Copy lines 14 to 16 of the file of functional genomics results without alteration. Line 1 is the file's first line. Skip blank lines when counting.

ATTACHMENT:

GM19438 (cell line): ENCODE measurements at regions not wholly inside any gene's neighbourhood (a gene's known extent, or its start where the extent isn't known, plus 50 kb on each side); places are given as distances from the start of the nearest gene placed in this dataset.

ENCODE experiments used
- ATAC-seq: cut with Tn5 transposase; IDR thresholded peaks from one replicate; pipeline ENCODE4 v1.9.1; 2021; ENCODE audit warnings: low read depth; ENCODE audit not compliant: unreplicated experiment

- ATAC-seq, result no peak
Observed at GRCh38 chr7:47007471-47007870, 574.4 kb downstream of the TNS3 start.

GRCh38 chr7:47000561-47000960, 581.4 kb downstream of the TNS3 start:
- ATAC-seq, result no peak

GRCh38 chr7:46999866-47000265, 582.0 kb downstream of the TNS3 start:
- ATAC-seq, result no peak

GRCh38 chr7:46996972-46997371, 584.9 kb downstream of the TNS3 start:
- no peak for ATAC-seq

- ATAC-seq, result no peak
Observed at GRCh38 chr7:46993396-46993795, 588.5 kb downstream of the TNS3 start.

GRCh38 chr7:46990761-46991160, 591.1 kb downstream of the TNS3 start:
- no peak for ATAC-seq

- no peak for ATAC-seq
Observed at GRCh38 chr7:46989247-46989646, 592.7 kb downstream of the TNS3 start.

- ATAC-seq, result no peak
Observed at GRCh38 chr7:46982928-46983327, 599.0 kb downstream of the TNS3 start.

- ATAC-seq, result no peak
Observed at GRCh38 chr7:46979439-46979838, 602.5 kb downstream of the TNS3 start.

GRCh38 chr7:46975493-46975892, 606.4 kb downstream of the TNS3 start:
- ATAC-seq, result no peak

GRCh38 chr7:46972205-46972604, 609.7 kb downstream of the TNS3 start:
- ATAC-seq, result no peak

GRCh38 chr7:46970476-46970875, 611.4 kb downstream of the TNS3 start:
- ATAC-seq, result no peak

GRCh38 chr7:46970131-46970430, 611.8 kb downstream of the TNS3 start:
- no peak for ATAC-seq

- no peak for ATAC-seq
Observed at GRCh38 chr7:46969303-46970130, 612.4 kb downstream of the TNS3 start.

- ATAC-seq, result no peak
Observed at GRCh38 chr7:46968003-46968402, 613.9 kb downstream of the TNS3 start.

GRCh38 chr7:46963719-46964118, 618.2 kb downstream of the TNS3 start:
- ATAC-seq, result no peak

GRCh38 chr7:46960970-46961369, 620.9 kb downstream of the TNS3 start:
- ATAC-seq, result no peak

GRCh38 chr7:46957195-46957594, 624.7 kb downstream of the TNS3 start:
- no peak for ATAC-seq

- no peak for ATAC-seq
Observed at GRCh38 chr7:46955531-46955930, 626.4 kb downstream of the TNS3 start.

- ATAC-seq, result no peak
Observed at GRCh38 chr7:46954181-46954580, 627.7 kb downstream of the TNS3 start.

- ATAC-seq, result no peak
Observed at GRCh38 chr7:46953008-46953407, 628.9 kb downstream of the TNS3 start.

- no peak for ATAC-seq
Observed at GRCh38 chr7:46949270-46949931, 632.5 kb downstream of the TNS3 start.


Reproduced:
GRCh38 chr7:46990761-46991160, 591.1 kb downstream of the TNS3 start:
- no peak for ATAC-seq

- no peak for ATAC-seq